Date of Award


Document Type


Degree Name

Master of Medicine (MMed)

First Supervisor/Advisor


Second Supervisor/Advisor



General Surgery (East Africa)


Introduction: Circumcision is one of the oldest and most common surgical procedures in the male population. Of the various circumcision techniques, sutures and tissue glue are utilized for wound closure in the free-hand techniques. Locally, sutures are routinely used for wound closure in the free-hand techniques. Whilst there are studies comparing the two wound apposition techniques using various outcomes, pain as a primary outcome comparing the two has been poorly researched. One hypothesis is that local ischemia at the suture site contributes to post-circumcision pain. It is against this background that we sought to explore differences in pain between these two methods of wound apposition.

Method: This was a prospective randomized controlled trial comparing post-operative pain following tissue glue and suture wound apposition post-circumcision. Secondary objectives were to establish the difference in post-operative bleeding, wound dehiscence and duration of surgery between the two interventions. Eligible participants were male children between 2 and 12 years coming for circumcision at the Aga Khan University Hospital, Nairobi from September 2021 to April 2022. They were allocated into the two intervention arms of sutures versus tissue glue following simple randomization. Duration of surgery was noted in the operation notes and populated in the data sheet. At 24 and 48 hours post-operatively, the Parents Post-Operative Pain Measure questionnaire was administered telephonically to assess pain. A pain score of more than or equal to 6 out of 15 was considered clinically significant. Outcomes of bleeding and wound dehiscence were obtained at the post-operative clinic review and populated on the data sheet. A small sample analysis was done. Continuous data was expressed as means ± standard deviation and differences between groups were assessed using the student’s t-test.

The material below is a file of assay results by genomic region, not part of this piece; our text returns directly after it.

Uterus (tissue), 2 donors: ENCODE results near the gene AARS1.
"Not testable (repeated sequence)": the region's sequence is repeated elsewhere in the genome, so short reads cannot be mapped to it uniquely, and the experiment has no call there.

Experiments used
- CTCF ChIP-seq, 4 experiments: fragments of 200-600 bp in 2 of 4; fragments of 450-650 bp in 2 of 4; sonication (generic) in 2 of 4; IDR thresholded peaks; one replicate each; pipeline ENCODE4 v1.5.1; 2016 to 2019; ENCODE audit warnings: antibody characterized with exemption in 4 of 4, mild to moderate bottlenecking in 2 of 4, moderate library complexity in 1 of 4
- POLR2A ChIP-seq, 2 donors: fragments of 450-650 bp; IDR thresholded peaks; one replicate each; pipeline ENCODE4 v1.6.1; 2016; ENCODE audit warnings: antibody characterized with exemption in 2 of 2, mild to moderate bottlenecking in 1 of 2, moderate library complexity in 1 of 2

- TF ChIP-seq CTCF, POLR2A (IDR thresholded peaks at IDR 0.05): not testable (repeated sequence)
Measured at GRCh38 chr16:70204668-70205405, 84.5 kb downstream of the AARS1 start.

Results: Eighteen patients were analyzed in the present study with twelve in the suture arm and six in the tissue glue arm. The mean age of the participants was 6 ½ years (Range 2- 11years, SD 2.55). The mean level of pain at 24 hours was 1.3 (SD 1.55) and 0 at 48 hours. There was a statistically significant difference in pain in patients with suture apposition compared to glue apposition (t (16) = 2.066, p = 0.045). This was, however, not clinically significant given as the mean level of pain was less than the clinically significant level of 6 as indicated on the Parents Post-Operative Pain Measure questionnaire. There was no bleeding noted in either groups at one week. Wound dehiscence was noted in one patient in the glue apposition group. However, this was not statistically significant when the two groups were compared (t (16) = 1.46, p = 0.16). The mean duration of surgery in the glue group was found to be slightly longer compared to the suture group (26.5 versus 21.3 minutes). However, this did not reflect a significant statistical difference (t (16) = -1.418, p = 0.175)

Conclusion: In view of the limited sample size, the present study’s results may not be generalizable. The trends from the small sample analysis suggests that despite there being a statistically significant difference in pain, there was no clinically significant difference in post-operative pain during the first 24 – 48 hours, with more patients complaining of pain in the suture apposition group. The trends in the present study similarly demonstrated no statistically significant difference in post-operative bleeding rates, duration of surgery as well as wound dehiscence rates between the two groups.

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